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Above the clouds

More than 7.500 satellites fly over the earth at altitudes between 200 and 36.000 kilometers, some are on the way on behalf of African countries.

Satellites are currently orbiting the earth.

A good 64 years ago, on October 5, 1957, the first artificial satellite, Sputnik 1, reached Earth orbit. What began as a sensation back then in the Kazakh steppe is quite normal today: More than 7.500 satellites (as of August 2021) fly over the earth at heights between 200 and 36.000 kilometers and perform a wide range of services for research, military and commercial purposes. Above-ground traffic is also increasing rapidly: Companies such as SpaceX and OneWeb are already busy sending tens of thousands of satellites into space in order to also supply remote parts of the world with the Internet.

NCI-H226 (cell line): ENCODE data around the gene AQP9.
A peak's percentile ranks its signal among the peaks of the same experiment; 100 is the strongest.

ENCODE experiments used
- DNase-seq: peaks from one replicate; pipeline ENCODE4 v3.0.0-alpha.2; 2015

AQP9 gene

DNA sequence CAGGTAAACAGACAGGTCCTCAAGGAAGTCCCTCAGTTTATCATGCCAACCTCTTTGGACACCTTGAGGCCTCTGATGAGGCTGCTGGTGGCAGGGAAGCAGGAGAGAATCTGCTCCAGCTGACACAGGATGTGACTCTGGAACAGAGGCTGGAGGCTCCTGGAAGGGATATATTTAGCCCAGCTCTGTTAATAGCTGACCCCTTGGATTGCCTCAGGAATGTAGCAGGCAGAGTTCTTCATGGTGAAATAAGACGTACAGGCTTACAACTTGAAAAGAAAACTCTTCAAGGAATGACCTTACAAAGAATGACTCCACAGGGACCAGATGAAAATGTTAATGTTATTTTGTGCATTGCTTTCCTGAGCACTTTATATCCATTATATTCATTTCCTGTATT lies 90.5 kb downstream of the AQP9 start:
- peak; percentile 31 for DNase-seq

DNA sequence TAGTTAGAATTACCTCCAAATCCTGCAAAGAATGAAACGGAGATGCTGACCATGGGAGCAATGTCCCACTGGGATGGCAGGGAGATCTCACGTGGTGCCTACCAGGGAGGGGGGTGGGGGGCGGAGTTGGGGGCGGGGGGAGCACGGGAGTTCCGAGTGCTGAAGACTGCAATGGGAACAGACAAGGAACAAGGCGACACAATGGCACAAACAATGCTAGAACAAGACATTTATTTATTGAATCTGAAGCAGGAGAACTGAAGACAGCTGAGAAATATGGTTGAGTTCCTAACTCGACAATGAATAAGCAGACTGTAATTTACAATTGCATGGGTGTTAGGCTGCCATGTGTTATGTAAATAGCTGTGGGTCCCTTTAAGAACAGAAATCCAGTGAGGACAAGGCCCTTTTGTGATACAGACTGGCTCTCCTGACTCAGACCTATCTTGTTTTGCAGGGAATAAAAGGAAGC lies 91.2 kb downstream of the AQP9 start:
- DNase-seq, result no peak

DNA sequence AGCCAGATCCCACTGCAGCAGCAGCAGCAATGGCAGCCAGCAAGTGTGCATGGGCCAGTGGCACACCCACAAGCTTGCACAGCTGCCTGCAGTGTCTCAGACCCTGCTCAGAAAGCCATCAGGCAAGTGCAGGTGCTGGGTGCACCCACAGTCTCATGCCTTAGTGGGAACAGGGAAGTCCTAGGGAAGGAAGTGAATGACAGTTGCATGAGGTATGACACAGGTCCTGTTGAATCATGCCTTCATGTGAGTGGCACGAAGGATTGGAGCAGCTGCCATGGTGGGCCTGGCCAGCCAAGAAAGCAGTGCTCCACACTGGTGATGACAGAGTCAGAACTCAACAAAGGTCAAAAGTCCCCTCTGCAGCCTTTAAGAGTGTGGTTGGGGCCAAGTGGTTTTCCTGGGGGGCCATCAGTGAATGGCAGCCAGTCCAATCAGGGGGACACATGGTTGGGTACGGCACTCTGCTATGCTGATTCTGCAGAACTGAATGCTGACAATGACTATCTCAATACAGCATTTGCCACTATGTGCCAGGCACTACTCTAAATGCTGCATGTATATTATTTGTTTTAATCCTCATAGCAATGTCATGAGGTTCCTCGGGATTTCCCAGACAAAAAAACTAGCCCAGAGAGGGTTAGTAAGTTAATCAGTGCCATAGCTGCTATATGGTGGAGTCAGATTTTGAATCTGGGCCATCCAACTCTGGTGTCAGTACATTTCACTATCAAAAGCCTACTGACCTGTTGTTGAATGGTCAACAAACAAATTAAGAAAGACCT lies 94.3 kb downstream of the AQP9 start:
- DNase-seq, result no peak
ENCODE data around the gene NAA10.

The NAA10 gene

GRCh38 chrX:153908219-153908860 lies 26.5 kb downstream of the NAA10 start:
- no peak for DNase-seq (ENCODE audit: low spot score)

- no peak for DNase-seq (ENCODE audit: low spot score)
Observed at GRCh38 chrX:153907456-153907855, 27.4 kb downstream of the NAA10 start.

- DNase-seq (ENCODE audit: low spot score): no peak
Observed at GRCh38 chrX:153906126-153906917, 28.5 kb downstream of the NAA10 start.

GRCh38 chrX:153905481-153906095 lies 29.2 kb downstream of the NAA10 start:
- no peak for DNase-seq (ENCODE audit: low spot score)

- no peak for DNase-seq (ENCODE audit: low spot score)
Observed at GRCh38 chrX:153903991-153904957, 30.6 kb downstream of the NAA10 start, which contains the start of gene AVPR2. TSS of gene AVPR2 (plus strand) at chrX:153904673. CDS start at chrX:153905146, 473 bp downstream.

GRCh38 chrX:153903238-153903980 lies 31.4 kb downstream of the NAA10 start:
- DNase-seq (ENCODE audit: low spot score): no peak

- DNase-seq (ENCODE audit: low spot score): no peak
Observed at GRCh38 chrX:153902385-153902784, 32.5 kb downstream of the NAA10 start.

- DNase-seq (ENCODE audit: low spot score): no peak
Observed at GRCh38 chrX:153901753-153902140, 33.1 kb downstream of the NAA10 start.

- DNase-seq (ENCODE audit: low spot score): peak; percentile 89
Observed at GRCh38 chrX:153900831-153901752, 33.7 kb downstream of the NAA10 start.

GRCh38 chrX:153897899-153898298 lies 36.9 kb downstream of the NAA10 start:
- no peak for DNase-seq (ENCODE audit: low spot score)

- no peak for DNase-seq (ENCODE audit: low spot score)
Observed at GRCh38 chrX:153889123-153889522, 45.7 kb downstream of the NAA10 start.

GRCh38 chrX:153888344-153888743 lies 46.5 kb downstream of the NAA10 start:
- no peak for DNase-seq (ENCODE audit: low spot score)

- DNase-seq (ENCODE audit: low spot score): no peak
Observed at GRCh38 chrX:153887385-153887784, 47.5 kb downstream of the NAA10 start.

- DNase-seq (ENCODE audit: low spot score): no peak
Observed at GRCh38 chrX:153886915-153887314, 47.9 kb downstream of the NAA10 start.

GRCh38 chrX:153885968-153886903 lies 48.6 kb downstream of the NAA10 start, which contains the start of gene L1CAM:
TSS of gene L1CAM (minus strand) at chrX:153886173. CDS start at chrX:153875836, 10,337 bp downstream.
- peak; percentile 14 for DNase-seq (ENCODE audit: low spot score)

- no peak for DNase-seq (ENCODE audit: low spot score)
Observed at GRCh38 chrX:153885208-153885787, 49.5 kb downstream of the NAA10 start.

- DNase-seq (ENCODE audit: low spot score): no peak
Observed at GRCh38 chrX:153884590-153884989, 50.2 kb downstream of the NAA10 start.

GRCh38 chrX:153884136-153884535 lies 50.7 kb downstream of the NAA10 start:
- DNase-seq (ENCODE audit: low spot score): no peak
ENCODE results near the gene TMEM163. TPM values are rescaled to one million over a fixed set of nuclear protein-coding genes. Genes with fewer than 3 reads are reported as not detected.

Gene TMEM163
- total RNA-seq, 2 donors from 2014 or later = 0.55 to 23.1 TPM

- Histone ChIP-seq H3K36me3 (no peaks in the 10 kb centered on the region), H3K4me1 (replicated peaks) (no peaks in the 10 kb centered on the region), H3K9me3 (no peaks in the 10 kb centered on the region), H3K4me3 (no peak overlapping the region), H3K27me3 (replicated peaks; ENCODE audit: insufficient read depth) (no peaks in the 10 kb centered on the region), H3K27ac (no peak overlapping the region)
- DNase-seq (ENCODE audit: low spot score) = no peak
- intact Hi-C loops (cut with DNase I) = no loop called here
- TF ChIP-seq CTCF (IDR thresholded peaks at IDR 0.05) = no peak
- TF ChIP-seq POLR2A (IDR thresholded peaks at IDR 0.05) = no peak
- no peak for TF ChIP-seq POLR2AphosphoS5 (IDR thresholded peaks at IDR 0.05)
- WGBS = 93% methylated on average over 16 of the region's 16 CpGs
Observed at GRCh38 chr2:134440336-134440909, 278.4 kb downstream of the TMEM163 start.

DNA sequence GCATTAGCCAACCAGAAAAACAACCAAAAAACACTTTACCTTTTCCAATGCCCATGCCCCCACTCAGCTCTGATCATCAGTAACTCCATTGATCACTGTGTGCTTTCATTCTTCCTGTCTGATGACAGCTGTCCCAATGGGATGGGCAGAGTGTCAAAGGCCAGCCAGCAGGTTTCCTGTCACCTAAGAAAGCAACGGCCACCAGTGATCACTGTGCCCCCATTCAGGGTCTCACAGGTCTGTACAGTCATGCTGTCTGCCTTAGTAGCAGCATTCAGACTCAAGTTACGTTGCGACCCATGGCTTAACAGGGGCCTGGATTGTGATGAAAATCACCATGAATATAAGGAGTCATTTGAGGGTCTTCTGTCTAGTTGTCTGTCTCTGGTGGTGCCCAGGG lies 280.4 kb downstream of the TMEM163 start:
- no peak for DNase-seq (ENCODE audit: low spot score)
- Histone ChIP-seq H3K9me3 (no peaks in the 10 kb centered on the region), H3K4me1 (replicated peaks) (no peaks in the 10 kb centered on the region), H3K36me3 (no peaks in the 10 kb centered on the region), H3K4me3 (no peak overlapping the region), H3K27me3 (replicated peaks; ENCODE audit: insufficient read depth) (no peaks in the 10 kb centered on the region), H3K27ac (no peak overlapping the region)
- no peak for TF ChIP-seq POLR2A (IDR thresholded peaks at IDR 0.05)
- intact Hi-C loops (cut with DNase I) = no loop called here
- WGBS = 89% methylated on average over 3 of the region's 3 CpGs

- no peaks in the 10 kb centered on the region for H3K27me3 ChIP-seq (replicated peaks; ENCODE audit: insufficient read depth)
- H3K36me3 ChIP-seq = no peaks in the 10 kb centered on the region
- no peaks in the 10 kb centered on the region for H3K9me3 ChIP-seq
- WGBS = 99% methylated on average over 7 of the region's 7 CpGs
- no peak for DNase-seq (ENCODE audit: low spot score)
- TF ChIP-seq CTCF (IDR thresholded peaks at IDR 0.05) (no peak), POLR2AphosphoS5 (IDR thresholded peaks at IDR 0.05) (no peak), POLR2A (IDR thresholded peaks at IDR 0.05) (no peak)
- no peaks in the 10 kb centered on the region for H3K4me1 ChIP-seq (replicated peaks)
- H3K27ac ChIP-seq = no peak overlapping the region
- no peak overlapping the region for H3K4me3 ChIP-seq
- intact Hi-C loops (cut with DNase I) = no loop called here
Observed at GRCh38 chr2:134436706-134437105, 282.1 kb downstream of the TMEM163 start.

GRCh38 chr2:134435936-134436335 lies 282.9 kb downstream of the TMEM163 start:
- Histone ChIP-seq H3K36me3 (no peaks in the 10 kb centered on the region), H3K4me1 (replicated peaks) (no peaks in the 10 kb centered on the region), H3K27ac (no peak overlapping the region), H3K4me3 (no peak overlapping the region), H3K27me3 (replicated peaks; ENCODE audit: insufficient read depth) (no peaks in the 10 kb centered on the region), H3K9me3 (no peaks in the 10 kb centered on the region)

In 2021 alone, exactly 1.499 satellites were put into orbit. The currently 7.613 artificial objects in orbit come from the USA, Russia and China, among others. India, Argentina and Brazil are also present at the top.

Africa is also present above the clouds, even if no African country has the infrastructure to send satellites into space itself. “Nile Sat 101” was the name of the first African satellite that Italy built for Egypt and that took off in 1998 in French Guiana. According to "The Africa Report", 44 African satellites are orbiting the earth today, and another 20 are expected to join shortly. The latest projects include Tunisia's “Challenge One” satellite, which is supposed to facilitate internet services, as well as “Simba” for species protection in Kenya.

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